OPINION: This article contains commentary which reflects the author's opinion
David Chipman, who was selected by Joe Biden to lead the Bureau of Alcohol, Tobacco, Firearms and Explosives, made a slew of terrifying comments about how he would lead the agency.
During his confirmation hearing Wednesday before the Senate, Texas GOP Sen. Ted Cruz got Chipman to admit that he supports a ban on one of the most popular guns sold in the United States.
“With respect to the AR-15, I support a ban, as has been presented in a Senate bill and supported by the president,” David Chipman told Republican Texas Sen. Ted Cruz.
Then, later in the hearing, Chipman — who has served as an adviser to gun control groups — caught many off-guard when he seemed to suggest that “law-abiding” gun owners could be a threat.
During another exchange, Arkansas GOP Sen. Tom Cotton asked Chipman how he would describe an “assault weapon” and his response was equally as terrifying.
Chapman seemed to suggest that any weapon with a “detachable magazine above the caliber of a .22” could be an assault weapon.
Transcript below, via Grabien:
COTTON: “I want to turn to a second matter now, Mr. Chipman. You have called for an assault weapons ban. I have a simple question for you: What is an assault weapon?”
CHIPMAN: “Senator, an assault weapon would be, in the context of the question you asked, what Congress defines it as.”
COTTON: “So you’re asking us to ban assault weapons. We have to write legislation. Can you tell me what is an assault weapon? How would you define it if you’re the head of the ATF? How did you define it over the last several years in your role as a gun control advocate?”
CHIPMAN: “Senator, if I’m confirmed as ATF Director, you know, my recollection is the only process by which ATF is weighed in is I know there’s a Demand Letter 3 program which requires multiple reports, multiple sale reports on the southwestern border, and ATF in that program has defined an assault rifle as any semi-automatic rifle capable of accepting a detachable magazine above the caliber of .22, which would include a .223, which is largely the AR-15 round.”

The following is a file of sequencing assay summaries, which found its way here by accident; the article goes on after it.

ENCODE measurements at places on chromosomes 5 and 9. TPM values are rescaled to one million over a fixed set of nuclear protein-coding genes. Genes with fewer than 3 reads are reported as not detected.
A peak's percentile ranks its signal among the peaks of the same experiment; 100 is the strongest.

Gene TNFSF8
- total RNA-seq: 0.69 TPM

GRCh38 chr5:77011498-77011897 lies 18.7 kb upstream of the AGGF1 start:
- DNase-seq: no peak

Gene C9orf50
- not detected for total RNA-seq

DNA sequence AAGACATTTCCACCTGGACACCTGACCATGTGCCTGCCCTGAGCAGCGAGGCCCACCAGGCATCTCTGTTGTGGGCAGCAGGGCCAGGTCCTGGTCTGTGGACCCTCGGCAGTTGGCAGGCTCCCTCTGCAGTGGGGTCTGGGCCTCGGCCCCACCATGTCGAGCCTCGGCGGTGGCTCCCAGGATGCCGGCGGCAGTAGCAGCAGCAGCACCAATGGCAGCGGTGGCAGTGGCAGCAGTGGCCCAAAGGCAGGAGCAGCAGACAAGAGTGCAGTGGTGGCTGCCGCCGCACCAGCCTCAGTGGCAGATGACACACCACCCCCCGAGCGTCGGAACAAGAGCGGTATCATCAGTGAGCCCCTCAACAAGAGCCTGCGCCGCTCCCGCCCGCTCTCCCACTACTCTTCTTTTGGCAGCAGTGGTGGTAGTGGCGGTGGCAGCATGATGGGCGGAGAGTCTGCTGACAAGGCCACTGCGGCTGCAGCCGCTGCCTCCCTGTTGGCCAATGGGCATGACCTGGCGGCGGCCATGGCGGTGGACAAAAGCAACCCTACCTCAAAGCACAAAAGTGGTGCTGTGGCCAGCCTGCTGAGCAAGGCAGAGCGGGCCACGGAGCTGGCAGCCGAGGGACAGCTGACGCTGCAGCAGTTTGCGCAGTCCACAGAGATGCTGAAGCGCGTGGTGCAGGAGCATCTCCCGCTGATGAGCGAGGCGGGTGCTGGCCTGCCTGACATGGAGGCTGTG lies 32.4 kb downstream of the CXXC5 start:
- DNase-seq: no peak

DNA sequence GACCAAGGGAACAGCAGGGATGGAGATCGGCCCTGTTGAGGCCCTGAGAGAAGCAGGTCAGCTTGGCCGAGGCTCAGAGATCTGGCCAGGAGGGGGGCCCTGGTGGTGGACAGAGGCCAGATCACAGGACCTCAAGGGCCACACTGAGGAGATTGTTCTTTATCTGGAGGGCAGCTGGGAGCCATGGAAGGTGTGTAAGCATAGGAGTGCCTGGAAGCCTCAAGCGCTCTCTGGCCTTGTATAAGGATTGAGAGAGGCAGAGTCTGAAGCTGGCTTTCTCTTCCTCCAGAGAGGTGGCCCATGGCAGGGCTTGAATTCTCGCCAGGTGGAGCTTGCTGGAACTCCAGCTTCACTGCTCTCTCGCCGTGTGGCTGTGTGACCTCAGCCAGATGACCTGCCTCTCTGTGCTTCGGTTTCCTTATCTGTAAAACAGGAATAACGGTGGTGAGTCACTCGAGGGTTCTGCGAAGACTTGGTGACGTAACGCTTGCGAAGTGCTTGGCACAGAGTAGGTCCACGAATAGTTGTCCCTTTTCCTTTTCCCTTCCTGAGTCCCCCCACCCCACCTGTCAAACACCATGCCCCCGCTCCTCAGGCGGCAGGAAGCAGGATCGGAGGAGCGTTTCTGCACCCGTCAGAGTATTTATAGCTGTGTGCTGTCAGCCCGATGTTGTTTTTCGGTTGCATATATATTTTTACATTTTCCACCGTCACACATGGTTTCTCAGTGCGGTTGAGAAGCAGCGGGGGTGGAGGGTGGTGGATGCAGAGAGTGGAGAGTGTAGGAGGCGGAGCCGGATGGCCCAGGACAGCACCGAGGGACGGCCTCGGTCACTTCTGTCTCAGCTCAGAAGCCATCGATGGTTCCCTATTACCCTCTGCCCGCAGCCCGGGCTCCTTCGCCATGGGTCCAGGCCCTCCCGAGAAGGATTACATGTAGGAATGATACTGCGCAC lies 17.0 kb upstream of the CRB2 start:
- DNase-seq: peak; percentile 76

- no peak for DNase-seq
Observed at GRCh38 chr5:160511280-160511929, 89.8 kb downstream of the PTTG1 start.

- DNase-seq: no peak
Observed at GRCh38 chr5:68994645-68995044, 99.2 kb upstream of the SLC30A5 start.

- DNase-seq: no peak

COTTON: “So you you believe that every weapon that takes a detachable magazine, that can take a .22 round or 5.56 in military parlance should be defined as an assault weapon?”
CHIPMAN: “Let me clarify. What I believe I just said is any semi-automatic rifle with —“
COTTON: “Okay, any semi-automatic rifle.”
CHIPMAN: “What —“
COTTON: “That’s the def — a detachable magazine that takes a 5.56 or .22 round should be defined as an assault weapon?”
CHIPMAN: “Senator, you asked me if ATF had used this term and I was sharing with you my knowledge of a program in which ATF has defined this term, and it is in the Demand Letter 3 program and that rifle is a semi-automatic rifle capable of accepting a detachable magazine with a round greater than a .22 caliber. And in those cases firearms dealers on the southwest border are required to make a multiple sale report to ATF.”
COTTON: “I’m amazed that that might be the definition of assault weapon. That would basically cover every single modern sporting rifle in America today. Let me put it this way. If I wanted to buy an assault weapon and I walked into Walmart or Cabela’s or some other firearm dealers, and I looked up on the wall where they were labeling their weapons, would there be a label on the wall for assault weapon?”
CHIPMAN: “I don’t believe, senator, and thank you for this question, that the firearms industry has used the term ‘assault rifle’ in their marketing since there was a ban on it. It was after that that they changed their use of the term ‘assault rifle’ to the modern sporting rifle.”
COTTON: “Well, I’ve been in Walmart and I’ve been in Cabela’s and I’ve seen that you can find sections for pistols or handguns or for shotguns or for rifles because those are actual kinds of firearms. I think our exchange here illustrates that there really is no such thing as an assault weapon. That is a term that was manufactured by liberal lawyers and pollsters in Washington to try to scare the American people into believing that the government should confiscate weapons that are wildly popular for millions of Americans to defend themselves and their families and their homes.”
This is why Biden wants to lead the ATF.